Video Shows Fat Bear Week's Contenders. Which Bear Has Your Vote?
Twelve bears are going head-to-head.
It's October, and the rituals of fall are well underway: The football season is heating up. The Halloween costume shops are open. And then there's Fat Bear Week. The celebration of the world's biggest bears—timed just before they head into hibernation for the winter—crowns an annual champion. Will this year's title go to a beloved multiple winner? Or a formidable competitor? Read on to find out more about the contest—which attracted nearly a million votes last year—and the contestants.
Twelve bears that live in Katmai National Park and Preserve are going head-to-head in the contest, which is sponsored by the National Park Service and Explore.org. Those interested can check out images (and webcams) of the 12 contenders on the contest's website and vote for their favorite in brackets between Oct. 5 and 11. Last year, almost 800,000 votes were cast. Keep reading to learn more and see the video.
The early favorite: four-time winner Otis, who is believed to be in his mid-twenties. "Otis is a very patient bear," said Mike Fitz, a naturalist with Explore.org who started Fat Bear Week in 2014. "He's a very skilled angler. People love to watch him for his calm and poise when he's fishing for salmon in the river." Fitz added: "He has a large, devoted following and he's looking really healthy this year. So he could potentially go a long way in the tournament. He's always a fan favorite."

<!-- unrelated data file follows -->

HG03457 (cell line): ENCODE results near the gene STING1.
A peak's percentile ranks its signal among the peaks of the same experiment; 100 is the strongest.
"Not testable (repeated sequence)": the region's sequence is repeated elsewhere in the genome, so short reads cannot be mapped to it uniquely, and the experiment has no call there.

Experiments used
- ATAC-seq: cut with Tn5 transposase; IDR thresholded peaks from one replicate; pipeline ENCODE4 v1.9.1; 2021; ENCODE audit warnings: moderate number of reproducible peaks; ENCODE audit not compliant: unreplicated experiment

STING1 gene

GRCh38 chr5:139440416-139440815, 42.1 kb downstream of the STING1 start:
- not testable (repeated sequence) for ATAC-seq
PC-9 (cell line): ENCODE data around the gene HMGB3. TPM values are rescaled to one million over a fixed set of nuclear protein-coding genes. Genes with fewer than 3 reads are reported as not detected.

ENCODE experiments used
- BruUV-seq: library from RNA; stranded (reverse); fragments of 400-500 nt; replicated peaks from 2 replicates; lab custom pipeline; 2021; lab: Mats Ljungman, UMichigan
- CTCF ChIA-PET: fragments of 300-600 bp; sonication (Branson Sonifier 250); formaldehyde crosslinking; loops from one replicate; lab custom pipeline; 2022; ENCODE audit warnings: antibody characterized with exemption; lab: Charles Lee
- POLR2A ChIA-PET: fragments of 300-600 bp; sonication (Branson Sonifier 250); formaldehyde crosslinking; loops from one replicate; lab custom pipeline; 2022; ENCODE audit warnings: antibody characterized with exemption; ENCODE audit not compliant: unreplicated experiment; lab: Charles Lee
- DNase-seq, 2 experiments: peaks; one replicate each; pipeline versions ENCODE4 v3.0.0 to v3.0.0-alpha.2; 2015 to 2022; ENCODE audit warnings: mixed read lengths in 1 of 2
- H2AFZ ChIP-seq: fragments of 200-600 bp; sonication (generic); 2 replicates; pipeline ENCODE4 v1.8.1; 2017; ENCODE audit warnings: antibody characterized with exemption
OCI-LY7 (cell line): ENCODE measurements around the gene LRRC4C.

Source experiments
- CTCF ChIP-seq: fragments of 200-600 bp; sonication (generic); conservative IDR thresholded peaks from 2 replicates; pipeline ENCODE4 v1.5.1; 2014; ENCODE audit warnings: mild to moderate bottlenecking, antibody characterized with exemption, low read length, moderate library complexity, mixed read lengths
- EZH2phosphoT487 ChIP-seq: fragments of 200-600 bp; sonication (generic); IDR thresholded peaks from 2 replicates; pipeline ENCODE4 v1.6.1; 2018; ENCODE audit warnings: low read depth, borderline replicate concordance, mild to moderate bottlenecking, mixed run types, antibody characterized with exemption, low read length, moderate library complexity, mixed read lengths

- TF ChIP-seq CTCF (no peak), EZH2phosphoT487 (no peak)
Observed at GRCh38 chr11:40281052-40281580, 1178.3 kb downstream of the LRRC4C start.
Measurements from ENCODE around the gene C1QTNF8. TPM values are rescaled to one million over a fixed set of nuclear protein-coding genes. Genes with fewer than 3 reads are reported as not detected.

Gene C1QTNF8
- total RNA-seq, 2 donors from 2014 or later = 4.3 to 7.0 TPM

But a stacked slate of contenders may prevent Otis from ambling away with another victory. Otis's competition includes previous winner 747, named after the jumbo jet. He is believed to be one of the largest bears of his type in the world, weighing in at more than 1,400 pounds. Meanwhile, 901 is considered the female 747. Described as a "go big or go home kind of bear," experts think she's pregnant with cubs to be born this spring. "She's a young female in good health, doesn't have cubs in tow," Fitz told the Washington Post. "She just kind of blew up and is a very, very chunky looking bear."
Another former winner is the formidable Holly, who is taking time off from years of child-rearing (including adopting the orphaned 503, who is also a contender). "Holly doesn't have any cubs right now, so she is able to focus solely on herself," Lian Law, a visual information specialist at Katma, told the Post. "She's beautiful, large and in charge." Meanwhile, up-and-comer Divot is coming off a year of good eating and has put on significant mass, so much that she seems to be "having trouble maneuvering her ample backside," said Carol Brown, a wildlife biologist and Fat Bear Week fan.
But don't be mistaken: Voters don't pick a winner just on size. "Fat Bear Week is a subjective competition where people can consider many different reasons for voting for a bear," said Fitz. Mother bears, for example, can be rewarded for their parenting skills and attempts to fatten themselves up for the winter.